According to an article in BMC Cancer, the most accurate inflammation and nutritional biomarkers for predicting the prognosis of patients with gastric cancer is uncertain. The study’s lead author, Tomoyuki Matsunaga, and colleagues investigated various markers for their efficacy in predicting prognosis in patients over 75 years of age who were undergoing curative gastrectomy for gastric cancer. They concluded that the geriatric nutritional risk index (GNRI) “exhibited the best prognostic performance among several inflammation and nutritional markers in elderly patients with gastric cancer undergoing curative gastrectomy.”
The investigators collected data of 497 elderly patients with gastric cancer who underwent curative gastrectomy at 12 institutions between January 2005 and December 2015. The included predictive biomarkers—GNRI, prognostic nutritional index, neutrophil/lymphocyte ratio, platelet/lymphocyte ratio, and C-reactive protein/albumin ratio—were assessed for their ability to predict overall survival (OS) and disease-specific survival (DSS).
Geriatric Nutritional Risk Index Accuracy Findings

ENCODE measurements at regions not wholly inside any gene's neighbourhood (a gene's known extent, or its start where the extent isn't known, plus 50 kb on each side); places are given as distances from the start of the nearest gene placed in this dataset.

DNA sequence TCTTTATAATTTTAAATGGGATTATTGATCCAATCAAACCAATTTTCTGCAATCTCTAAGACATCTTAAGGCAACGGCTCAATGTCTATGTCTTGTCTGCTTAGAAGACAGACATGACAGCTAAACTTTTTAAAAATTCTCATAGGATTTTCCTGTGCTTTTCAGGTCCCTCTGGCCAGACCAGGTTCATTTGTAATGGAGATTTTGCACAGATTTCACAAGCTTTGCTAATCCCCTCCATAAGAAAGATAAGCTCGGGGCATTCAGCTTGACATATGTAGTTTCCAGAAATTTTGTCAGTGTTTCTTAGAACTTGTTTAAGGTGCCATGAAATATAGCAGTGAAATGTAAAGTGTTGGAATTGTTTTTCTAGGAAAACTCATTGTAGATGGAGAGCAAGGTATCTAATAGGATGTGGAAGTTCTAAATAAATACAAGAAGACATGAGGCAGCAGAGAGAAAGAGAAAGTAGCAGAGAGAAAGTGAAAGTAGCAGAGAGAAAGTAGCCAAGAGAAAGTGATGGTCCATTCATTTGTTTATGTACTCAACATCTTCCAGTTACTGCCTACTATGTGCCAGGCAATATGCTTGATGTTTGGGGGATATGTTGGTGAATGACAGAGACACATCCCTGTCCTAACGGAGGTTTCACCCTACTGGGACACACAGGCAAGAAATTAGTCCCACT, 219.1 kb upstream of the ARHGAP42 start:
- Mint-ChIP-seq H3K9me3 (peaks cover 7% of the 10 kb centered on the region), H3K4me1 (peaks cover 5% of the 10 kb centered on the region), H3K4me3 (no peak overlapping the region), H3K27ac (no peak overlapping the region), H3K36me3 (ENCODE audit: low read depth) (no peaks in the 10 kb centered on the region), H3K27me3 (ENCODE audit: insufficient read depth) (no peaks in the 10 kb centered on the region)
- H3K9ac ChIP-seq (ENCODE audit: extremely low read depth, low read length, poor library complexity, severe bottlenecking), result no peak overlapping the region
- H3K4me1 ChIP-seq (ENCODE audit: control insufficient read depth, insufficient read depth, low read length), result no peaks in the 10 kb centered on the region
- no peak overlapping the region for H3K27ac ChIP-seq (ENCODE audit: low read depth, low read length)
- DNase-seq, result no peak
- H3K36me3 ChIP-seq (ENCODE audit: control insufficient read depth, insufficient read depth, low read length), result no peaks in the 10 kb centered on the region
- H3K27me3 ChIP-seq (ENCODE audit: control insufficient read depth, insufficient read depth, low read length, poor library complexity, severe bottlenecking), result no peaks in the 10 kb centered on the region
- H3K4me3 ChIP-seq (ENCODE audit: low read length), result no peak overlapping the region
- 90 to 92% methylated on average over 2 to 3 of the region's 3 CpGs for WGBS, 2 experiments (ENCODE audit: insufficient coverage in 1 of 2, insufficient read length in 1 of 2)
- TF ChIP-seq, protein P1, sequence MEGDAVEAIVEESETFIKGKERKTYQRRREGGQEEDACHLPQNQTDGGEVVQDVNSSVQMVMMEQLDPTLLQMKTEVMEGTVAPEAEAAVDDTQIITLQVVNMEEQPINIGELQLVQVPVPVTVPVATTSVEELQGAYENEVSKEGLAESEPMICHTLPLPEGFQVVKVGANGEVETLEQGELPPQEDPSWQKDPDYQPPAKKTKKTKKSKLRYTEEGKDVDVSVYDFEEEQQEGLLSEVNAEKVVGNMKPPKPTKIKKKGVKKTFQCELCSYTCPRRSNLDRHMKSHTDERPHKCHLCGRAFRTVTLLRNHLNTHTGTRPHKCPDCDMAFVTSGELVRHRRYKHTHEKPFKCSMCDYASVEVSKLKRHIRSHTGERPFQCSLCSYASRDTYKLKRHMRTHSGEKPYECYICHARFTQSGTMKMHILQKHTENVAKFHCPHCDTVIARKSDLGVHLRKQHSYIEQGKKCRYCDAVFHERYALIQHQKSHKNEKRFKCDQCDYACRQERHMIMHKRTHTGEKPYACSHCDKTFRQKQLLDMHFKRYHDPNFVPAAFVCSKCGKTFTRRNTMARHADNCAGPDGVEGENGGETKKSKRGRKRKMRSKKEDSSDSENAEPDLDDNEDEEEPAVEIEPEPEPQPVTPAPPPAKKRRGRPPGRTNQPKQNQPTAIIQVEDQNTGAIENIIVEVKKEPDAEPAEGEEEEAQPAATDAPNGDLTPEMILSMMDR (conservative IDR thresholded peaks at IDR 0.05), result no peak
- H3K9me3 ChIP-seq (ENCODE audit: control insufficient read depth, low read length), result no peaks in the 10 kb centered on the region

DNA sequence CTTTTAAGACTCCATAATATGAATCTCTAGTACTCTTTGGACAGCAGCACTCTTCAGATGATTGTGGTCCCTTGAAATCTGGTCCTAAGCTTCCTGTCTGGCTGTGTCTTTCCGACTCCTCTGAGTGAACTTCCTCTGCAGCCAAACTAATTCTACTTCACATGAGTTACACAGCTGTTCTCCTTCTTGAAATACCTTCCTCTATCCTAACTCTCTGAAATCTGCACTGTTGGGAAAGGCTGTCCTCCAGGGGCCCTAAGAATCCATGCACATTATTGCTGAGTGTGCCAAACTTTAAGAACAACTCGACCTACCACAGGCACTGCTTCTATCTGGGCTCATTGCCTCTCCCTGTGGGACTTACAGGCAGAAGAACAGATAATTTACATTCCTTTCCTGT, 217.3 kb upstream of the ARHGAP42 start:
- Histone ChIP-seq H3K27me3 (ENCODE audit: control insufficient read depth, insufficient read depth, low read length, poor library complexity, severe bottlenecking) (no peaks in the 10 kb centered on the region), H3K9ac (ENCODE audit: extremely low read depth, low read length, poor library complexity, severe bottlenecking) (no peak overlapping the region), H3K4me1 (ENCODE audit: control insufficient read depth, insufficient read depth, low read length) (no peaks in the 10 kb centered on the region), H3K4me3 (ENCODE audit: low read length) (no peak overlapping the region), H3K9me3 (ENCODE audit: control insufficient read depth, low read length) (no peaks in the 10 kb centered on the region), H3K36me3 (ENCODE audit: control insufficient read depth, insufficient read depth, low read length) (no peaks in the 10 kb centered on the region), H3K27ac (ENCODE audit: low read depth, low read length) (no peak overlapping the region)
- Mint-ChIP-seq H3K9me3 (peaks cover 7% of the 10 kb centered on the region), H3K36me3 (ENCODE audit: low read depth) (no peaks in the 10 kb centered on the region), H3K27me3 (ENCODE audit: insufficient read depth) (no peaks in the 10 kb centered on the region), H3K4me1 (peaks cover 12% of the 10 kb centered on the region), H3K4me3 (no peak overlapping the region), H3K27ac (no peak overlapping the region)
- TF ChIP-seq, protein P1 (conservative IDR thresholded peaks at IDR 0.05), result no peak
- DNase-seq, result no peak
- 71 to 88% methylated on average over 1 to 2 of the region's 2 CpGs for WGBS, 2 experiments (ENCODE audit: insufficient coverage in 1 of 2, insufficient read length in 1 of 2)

According to report, GNRI had the highest predictive value for OS and DSS with area under the receiver operating characteristic curve estimates of 0.637 (p <0.001) and 0.645 (p <0.001), respectively. The authors found that, “for both OS and DSS, there was a significant correlation between the GNRI and several clinicopathological factors including age, body mass index, albumin, American Society of Anesthesiologists physical status score, depth of tumor invasion, lymph node metastasis, lymphatic invasion, pathological stage, operation duration, bleeding, procedure, approach, death due to primary disease, and death due to other disease.” Further multivariable analyses validated GNRI as a independent prognostic factor for both OS (hazard ratio [HR] = 1.905; p <0.001) and DSS (HR = 1.780; p = 0.043).
Ultimately, the authors suggested that GNRI was the highest performing inflammation or nutritional marker for predicting prognosis in elderly patients with gastric cancer who underwent curative gastrectomy, “indicating its utility as a simple and promising index for predicting OS and DSS in these patients.”
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